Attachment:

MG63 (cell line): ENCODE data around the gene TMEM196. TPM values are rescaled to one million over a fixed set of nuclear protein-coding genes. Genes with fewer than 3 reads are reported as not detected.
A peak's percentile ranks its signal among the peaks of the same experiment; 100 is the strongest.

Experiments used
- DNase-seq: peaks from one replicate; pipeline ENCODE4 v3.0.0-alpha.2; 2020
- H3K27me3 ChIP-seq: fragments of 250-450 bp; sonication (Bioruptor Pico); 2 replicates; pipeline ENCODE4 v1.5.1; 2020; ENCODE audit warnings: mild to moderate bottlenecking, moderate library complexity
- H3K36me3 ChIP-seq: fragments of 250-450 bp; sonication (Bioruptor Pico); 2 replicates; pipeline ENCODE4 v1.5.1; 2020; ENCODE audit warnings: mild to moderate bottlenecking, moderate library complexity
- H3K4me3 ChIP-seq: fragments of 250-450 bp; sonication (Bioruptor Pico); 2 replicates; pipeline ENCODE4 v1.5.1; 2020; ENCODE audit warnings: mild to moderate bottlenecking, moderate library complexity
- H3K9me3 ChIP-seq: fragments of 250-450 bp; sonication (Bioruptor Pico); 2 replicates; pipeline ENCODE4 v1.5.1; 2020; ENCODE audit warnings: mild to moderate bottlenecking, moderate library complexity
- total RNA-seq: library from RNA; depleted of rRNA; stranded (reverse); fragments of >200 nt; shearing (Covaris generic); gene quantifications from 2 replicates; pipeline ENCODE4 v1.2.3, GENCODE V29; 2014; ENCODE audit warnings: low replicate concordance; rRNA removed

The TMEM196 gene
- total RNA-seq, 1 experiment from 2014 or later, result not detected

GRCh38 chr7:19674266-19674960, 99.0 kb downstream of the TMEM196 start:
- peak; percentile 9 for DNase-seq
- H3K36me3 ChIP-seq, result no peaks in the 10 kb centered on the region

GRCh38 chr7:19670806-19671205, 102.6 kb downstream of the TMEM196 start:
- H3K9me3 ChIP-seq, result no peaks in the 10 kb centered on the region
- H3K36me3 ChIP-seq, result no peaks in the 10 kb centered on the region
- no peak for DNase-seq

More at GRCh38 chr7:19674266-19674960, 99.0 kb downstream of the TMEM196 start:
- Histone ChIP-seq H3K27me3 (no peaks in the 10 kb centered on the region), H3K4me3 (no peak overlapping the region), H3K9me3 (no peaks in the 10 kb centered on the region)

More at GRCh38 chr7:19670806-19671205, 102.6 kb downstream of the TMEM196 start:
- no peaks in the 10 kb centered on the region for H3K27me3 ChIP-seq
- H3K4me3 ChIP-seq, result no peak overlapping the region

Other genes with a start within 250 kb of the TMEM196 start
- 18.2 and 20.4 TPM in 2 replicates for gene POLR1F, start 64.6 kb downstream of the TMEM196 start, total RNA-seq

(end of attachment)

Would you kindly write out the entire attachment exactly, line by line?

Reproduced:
MG63 (cell line): ENCODE data around the gene TMEM196. TPM values are rescaled to one million over a fixed set of nuclear protein-coding genes. Genes with fewer than 3 reads are reported as not detected.
A peak's percentile ranks its signal among the peaks of the same experiment; 100 is the strongest.

Experiments used
- DNase-seq: peaks from one replicate; pipeline ENCODE4 v3.0.0-alpha.2; 2020
- H3K27me3 ChIP-seq: fragments of 250-450 bp; sonication (Bioruptor Pico); 2 replicates; pipeline ENCODE4 v1.5.1; 2020; ENCODE audit warnings: mild to moderate bottlenecking, moderate library complexity
- H3K36me3 ChIP-seq: fragments of 250-450 bp; sonication (Bioruptor Pico); 2 replicates; pipeline ENCODE4 v1.5.1; 2020; ENCODE audit warnings: mild to moderate bottlenecking, moderate library complexity
- H3K4me3 ChIP-seq: fragments of 250-450 bp; sonication (Bioruptor Pico); 2 replicates; pipeline ENCODE4 v1.5.1; 2020; ENCODE audit warnings: mild to moderate bottlenecking, moderate library complexity
- H3K9me3 ChIP-seq: fragments of 250-450 bp; sonication (Bioruptor Pico); 2 replicates; pipeline ENCODE4 v1.5.1; 2020; ENCODE audit warnings: mild to moderate bottlenecking, moderate library complexity
- total RNA-seq: library from RNA; depleted of rRNA; stranded (reverse); fragments of >200 nt; shearing (Covaris generic); gene quantifications from 2 replicates; pipeline ENCODE4 v1.2.3, GENCODE V29; 2014; ENCODE audit warnings: low replicate concordance; rRNA removed

The TMEM196 gene
- total RNA-seq, 1 experiment from 2014 or later, result not detected

GRCh38 chr7:19674266-19674960, 99.0 kb downstream of the TMEM196 start:
- peak; percentile 9 for DNase-seq
- H3K36me3 ChIP-seq, result no peaks in the 10 kb centered on the region

GRCh38 chr7:19670806-19671205, 102.6 kb downstream of the TMEM196 start:
- H3K9me3 ChIP-seq, result no peaks in the 10 kb centered on the region
- H3K36me3 ChIP-seq, result no peaks in the 10 kb centered on the region
- no peak for DNase-seq

More at GRCh38 chr7:19674266-19674960, 99.0 kb downstream of the TMEM196 start:
- Histone ChIP-seq H3K27me3 (no peaks in the 10 kb centered on the region), H3K4me3 (no peak overlapping the region), H3K9me3 (no peaks in the 10 kb centered on the region)

More at GRCh38 chr7:19670806-19671205, 102.6 kb downstream of the TMEM196 start:
- no peaks in the 10 kb centered on the region for H3K27me3 ChIP-seq
- H3K4me3 ChIP-seq, result no peak overlapping the region

Other genes with a start within 250 kb of the TMEM196 start
- 18.2 and 20.4 TPM in 2 replicates for gene POLR1F, start 64.6 kb downstream of the TMEM196 start, total RNA-seq